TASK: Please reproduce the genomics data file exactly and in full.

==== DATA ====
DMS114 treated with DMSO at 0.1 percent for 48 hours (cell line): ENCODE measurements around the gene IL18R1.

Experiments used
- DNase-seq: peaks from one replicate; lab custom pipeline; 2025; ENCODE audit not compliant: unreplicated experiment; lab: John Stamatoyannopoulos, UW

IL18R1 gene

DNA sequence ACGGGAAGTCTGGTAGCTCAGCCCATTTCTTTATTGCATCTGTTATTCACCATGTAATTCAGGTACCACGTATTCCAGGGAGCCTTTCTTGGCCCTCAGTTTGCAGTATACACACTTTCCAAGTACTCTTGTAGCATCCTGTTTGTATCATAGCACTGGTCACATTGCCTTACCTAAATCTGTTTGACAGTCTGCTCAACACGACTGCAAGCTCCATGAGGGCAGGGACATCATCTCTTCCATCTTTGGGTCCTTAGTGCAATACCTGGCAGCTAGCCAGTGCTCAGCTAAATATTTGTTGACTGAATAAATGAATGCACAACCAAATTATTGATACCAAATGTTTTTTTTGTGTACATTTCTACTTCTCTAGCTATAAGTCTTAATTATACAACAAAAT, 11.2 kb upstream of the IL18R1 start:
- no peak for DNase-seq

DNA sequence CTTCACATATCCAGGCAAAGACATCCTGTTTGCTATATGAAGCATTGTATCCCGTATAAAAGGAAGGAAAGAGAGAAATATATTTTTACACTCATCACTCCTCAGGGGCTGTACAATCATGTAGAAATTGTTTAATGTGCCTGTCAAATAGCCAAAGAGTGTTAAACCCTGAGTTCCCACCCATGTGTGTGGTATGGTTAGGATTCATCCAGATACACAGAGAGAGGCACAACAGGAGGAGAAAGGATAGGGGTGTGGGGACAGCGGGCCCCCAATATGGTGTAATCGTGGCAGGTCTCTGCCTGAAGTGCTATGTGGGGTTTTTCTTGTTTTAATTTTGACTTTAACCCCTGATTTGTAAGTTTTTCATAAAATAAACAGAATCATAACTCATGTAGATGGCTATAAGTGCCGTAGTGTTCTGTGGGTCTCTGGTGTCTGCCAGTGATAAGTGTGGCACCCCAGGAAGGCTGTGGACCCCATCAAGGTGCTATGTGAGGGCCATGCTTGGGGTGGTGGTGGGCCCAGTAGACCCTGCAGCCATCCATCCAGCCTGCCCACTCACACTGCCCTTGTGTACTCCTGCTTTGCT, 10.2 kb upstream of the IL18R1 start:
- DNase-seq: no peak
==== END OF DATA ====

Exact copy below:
DMS114 treated with DMSO at 0.1 percent for 48 hours (cell line): ENCODE measurements around the gene IL18R1.

Experiments used
- DNase-seq: peaks from one replicate; lab custom pipeline; 2025; ENCODE audit not compliant: unreplicated experiment; lab: John Stamatoyannopoulos, UW

IL18R1 gene

DNA sequence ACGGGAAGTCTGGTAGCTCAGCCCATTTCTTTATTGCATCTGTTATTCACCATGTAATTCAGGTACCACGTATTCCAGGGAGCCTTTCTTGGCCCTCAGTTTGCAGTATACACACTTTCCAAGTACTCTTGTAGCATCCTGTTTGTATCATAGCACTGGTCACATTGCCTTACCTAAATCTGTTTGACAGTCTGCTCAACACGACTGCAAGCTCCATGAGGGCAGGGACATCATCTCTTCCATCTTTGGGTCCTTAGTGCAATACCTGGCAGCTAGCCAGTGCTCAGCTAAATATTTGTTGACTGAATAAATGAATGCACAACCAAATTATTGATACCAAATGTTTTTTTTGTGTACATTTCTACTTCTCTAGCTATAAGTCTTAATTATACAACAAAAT, 11.2 kb upstream of the IL18R1 start:
- no peak for DNase-seq

DNA sequence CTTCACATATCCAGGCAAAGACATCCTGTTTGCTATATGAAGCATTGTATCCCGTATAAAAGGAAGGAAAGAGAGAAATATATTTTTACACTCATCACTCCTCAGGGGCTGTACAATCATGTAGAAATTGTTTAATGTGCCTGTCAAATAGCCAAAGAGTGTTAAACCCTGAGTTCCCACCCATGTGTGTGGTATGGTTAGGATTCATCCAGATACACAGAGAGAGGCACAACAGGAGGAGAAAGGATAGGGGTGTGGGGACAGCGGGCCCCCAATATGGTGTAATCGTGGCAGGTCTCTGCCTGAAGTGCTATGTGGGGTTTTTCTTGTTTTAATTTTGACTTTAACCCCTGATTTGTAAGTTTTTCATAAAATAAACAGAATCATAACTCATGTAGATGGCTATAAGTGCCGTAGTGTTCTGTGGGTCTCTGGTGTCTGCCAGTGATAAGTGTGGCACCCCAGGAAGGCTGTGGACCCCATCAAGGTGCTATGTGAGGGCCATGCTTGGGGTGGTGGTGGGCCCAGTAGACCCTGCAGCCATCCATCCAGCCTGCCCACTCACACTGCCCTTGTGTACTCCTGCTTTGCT, 10.2 kb upstream of the IL18R1 start:
- DNase-seq: no peak